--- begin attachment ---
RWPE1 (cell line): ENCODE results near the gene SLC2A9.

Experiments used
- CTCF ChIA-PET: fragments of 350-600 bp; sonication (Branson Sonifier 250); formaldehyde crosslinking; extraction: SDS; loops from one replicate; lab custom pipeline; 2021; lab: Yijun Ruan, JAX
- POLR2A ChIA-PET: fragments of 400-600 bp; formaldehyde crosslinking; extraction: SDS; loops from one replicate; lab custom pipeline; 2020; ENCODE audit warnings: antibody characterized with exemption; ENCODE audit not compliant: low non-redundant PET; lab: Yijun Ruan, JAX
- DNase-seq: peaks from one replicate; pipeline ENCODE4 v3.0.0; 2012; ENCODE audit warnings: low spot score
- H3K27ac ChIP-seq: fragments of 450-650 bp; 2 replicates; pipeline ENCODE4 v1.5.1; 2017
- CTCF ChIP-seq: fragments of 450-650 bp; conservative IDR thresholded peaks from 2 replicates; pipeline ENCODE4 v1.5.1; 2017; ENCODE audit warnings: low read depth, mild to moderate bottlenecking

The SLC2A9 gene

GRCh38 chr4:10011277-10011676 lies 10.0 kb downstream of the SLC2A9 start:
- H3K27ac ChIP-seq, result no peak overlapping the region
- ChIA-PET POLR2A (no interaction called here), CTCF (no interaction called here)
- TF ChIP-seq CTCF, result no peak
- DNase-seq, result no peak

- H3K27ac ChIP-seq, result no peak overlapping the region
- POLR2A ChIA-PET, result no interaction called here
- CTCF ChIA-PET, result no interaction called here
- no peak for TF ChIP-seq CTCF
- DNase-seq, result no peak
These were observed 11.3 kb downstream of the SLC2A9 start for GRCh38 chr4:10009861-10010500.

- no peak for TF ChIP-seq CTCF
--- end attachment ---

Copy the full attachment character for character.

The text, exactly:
RWPE1 (cell line): ENCODE results near the gene SLC2A9.

Experiments used
- CTCF ChIA-PET: fragments of 350-600 bp; sonication (Branson Sonifier 250); formaldehyde crosslinking; extraction: SDS; loops from one replicate; lab custom pipeline; 2021; lab: Yijun Ruan, JAX
- POLR2A ChIA-PET: fragments of 400-600 bp; formaldehyde crosslinking; extraction: SDS; loops from one replicate; lab custom pipeline; 2020; ENCODE audit warnings: antibody characterized with exemption; ENCODE audit not compliant: low non-redundant PET; lab: Yijun Ruan, JAX
- DNase-seq: peaks from one replicate; pipeline ENCODE4 v3.0.0; 2012; ENCODE audit warnings: low spot score
- H3K27ac ChIP-seq: fragments of 450-650 bp; 2 replicates; pipeline ENCODE4 v1.5.1; 2017
- CTCF ChIP-seq: fragments of 450-650 bp; conservative IDR thresholded peaks from 2 replicates; pipeline ENCODE4 v1.5.1; 2017; ENCODE audit warnings: low read depth, mild to moderate bottlenecking

The SLC2A9 gene

GRCh38 chr4:10011277-10011676 lies 10.0 kb downstream of the SLC2A9 start:
- H3K27ac ChIP-seq, result no peak overlapping the region
- ChIA-PET POLR2A (no interaction called here), CTCF (no interaction called here)
- TF ChIP-seq CTCF, result no peak
- DNase-seq, result no peak

- H3K27ac ChIP-seq, result no peak overlapping the region
- POLR2A ChIA-PET, result no interaction called here
- CTCF ChIA-PET, result no interaction called here
- no peak for TF ChIP-seq CTCF
- DNase-seq, result no peak
These were observed 11.3 kb downstream of the SLC2A9 start for GRCh38 chr4:10009861-10010500.

- no peak for TF ChIP-seq CTCF